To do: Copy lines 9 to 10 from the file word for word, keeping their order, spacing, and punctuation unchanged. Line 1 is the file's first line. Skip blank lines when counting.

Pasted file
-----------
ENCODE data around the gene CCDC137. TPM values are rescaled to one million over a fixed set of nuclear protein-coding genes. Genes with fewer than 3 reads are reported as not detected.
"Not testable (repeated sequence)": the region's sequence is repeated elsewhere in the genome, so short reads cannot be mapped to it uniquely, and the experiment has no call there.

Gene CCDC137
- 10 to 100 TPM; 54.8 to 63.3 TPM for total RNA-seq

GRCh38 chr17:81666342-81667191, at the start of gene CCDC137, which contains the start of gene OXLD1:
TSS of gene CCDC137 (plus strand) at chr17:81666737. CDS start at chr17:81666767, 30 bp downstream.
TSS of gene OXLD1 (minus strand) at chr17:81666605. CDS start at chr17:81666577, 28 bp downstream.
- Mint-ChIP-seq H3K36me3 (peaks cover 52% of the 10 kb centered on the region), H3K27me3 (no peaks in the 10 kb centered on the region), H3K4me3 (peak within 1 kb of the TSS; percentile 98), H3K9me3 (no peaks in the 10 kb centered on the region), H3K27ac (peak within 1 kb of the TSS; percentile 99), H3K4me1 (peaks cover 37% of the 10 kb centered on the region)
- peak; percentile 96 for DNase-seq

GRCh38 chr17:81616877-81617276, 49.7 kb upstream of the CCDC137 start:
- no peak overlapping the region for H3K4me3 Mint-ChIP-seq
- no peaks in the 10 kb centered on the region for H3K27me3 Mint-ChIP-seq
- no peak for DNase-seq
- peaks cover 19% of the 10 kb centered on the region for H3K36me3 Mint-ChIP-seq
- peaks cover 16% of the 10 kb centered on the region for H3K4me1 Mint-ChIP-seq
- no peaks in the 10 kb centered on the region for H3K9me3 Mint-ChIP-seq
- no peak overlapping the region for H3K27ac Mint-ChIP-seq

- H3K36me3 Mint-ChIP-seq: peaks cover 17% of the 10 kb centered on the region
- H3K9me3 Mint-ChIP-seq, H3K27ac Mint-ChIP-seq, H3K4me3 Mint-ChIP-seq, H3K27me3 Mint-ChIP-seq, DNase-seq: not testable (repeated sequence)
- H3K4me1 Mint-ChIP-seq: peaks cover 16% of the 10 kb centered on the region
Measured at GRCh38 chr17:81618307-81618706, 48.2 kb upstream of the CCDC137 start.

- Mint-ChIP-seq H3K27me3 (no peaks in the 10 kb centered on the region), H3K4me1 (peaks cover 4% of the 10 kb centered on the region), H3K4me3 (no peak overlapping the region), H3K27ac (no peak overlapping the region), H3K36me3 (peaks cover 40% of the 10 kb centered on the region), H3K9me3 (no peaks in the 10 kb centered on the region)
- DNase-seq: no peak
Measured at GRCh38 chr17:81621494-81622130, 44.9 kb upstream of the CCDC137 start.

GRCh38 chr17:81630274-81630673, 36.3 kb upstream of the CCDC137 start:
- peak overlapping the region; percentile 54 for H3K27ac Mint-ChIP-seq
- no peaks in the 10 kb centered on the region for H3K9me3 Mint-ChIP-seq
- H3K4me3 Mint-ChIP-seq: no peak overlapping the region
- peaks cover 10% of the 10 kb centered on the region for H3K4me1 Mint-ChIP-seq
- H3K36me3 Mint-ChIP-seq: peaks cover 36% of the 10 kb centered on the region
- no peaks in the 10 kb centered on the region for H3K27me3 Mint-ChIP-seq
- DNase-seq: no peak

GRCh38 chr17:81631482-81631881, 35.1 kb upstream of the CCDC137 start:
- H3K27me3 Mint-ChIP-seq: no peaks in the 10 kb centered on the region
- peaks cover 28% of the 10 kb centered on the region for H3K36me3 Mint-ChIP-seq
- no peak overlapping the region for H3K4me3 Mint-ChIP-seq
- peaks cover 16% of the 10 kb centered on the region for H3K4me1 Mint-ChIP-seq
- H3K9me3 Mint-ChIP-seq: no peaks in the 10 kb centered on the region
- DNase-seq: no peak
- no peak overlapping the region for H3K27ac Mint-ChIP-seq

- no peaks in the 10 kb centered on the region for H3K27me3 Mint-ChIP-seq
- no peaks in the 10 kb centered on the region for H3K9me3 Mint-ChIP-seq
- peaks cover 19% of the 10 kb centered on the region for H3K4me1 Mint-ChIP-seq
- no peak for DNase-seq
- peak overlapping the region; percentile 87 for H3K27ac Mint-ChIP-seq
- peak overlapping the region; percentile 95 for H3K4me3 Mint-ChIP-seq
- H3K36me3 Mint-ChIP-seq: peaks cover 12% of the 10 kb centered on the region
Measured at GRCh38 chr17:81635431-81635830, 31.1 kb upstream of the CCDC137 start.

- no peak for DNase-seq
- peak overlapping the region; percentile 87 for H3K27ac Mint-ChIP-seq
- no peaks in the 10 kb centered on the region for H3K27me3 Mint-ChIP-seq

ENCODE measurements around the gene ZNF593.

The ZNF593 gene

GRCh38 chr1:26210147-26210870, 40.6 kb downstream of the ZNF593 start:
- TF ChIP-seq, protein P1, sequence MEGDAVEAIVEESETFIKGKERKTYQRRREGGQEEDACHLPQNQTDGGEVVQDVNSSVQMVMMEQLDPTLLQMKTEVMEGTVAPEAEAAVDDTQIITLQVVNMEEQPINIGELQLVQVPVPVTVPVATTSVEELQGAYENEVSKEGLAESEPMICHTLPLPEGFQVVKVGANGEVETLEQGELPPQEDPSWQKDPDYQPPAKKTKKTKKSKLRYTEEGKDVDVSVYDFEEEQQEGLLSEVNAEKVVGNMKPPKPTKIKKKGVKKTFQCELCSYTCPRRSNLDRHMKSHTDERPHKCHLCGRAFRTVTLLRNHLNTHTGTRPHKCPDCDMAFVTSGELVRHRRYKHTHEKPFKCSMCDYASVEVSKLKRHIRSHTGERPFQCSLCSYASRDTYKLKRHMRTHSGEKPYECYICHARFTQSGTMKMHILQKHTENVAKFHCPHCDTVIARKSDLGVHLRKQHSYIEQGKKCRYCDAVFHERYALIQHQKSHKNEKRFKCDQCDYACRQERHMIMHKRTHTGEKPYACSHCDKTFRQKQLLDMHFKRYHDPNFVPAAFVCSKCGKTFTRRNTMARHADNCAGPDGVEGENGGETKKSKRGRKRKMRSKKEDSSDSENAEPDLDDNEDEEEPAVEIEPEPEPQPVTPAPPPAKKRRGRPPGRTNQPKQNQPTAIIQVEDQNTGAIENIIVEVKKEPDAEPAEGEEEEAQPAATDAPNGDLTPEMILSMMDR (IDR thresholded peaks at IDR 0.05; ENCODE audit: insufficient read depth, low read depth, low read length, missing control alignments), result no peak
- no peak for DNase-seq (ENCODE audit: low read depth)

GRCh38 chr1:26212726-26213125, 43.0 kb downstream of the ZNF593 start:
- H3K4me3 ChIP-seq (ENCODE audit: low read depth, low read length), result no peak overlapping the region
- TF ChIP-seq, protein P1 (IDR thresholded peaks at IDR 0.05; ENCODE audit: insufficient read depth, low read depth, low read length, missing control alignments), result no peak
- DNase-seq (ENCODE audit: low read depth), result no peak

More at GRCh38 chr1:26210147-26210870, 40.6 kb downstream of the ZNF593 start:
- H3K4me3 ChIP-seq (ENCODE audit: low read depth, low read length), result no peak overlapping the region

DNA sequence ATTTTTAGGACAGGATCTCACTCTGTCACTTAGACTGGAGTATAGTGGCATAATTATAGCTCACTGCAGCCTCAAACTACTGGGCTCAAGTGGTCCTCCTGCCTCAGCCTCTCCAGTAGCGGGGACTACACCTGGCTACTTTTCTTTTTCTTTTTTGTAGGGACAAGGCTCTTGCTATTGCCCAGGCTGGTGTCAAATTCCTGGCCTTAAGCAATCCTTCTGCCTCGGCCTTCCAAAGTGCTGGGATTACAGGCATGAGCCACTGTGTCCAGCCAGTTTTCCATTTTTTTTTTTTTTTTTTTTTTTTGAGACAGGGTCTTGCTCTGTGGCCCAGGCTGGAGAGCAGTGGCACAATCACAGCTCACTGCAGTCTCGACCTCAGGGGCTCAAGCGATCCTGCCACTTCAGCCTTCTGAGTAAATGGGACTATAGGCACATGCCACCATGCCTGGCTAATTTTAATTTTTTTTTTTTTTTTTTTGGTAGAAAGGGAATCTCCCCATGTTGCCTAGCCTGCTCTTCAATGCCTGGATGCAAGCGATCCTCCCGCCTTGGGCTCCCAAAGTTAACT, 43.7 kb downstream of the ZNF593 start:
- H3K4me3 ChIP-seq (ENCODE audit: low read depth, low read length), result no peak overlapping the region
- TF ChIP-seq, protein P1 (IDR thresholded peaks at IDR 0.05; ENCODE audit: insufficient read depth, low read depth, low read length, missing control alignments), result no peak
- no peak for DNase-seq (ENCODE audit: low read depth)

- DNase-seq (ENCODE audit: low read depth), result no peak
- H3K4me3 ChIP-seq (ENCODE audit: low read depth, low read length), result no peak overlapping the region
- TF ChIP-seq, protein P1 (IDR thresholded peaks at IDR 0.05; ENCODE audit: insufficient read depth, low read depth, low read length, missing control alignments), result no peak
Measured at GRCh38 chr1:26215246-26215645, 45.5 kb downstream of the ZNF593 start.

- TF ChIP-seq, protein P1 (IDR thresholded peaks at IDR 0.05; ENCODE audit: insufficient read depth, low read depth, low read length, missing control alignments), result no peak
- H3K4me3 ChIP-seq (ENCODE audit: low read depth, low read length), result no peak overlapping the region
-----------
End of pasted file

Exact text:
- peak; percentile 96 for DNase-seq

GRCh38 chr17:81616877-81617276, 49.7 kb upstream of the CCDC137 start: